Every so often, I get a call from a number belonging to an unfamiliar area code. Wondering if it might be a business inquiry, a distant friend, or a girl whose number I’d forgotten, I always wind up answering the call – only to learn that I’d won another cruise package and need to stay on the line, or that Survey RC really needed to talk to me, and so on and so forth. Worst of all, these calls tend to happen at the most inopportune times: dinner, movies, during work, etc.
Google Voice knows all about this kind of problem, which is why it has introduced a global spam filtering system that prevents you from receiving spam calls, voicemails, and text messages. Users could already report messages as being spam, giving Google a fairlystrong idea of which numbers were making spam calls. Combine this with their own set of spam-detecting tools, and what you have is a Google-provided spam filter worthy of the modern phone user.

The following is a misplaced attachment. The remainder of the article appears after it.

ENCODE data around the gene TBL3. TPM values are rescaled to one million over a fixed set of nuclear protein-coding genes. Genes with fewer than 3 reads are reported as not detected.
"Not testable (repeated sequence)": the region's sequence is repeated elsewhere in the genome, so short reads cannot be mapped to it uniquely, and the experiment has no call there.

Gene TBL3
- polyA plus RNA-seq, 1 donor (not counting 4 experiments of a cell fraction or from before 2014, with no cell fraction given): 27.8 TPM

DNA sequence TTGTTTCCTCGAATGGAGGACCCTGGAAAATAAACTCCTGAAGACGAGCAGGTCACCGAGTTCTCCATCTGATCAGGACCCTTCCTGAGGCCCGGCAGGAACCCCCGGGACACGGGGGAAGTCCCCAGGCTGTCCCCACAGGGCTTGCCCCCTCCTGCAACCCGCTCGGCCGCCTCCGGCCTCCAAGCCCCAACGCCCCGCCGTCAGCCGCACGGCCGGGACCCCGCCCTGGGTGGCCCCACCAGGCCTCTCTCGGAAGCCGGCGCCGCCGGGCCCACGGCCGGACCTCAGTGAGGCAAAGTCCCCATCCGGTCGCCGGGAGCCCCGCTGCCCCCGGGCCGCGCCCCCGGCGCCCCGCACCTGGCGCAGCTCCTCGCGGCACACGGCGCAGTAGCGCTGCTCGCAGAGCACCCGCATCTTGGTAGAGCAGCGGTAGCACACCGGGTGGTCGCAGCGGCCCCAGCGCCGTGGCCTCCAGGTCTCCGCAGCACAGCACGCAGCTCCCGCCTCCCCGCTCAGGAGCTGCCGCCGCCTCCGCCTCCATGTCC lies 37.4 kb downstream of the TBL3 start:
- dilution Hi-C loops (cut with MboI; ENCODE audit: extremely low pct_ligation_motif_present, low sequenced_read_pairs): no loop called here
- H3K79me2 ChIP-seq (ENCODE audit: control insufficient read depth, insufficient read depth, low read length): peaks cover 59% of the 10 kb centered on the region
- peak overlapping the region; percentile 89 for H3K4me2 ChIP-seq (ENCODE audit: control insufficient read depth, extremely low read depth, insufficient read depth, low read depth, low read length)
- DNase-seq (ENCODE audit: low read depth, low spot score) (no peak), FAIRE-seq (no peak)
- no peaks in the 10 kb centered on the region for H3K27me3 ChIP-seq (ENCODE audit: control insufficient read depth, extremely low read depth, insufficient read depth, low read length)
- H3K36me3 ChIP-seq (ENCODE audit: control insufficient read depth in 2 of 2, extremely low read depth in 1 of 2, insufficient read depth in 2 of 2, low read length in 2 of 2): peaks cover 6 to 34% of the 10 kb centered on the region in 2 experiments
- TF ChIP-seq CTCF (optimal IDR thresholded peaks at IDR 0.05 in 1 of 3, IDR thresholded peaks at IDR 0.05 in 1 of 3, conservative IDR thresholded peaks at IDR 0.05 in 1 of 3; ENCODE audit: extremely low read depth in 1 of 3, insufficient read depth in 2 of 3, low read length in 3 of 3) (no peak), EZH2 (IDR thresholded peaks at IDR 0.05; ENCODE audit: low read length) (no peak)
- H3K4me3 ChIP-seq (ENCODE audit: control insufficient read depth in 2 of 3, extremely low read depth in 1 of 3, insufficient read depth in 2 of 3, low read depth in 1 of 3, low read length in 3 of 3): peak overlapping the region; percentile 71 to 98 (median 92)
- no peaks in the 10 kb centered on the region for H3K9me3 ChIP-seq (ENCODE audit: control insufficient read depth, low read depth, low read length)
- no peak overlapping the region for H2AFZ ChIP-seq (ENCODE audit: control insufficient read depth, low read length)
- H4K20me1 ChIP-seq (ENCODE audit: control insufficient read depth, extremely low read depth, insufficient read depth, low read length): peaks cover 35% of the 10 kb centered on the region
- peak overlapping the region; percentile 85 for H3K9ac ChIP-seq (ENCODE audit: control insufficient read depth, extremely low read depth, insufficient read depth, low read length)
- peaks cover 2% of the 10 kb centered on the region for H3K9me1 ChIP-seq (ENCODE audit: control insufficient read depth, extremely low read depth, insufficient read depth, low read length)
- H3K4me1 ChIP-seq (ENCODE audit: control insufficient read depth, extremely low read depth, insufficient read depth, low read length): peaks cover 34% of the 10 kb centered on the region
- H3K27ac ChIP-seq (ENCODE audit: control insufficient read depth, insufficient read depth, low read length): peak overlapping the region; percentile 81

To enable the spam filtering, log into your Google Voice account, click on the cog in the top-right corner, choose “Voice Settings,” go to the “Calls” tab, and click the check-box next to “Send calls and text messages from numbers identified as spam by Google directly to the Spam folder.” Everyone who attempts to call you, who leaves you a voicemail, or who texts you from a number flagged as spam will automatically be redirected to your spam folder. You can also set Google Voice to leave a specific message for spammers (such as a request that you be removed from their call list).
Users who have a Google Voice–enabled phone (such as a smartphone from Sprint) can use this on their standard device, while others can use the filtering for calls taken through the Google VoIP.
[Sources include: The Google Voice Blog]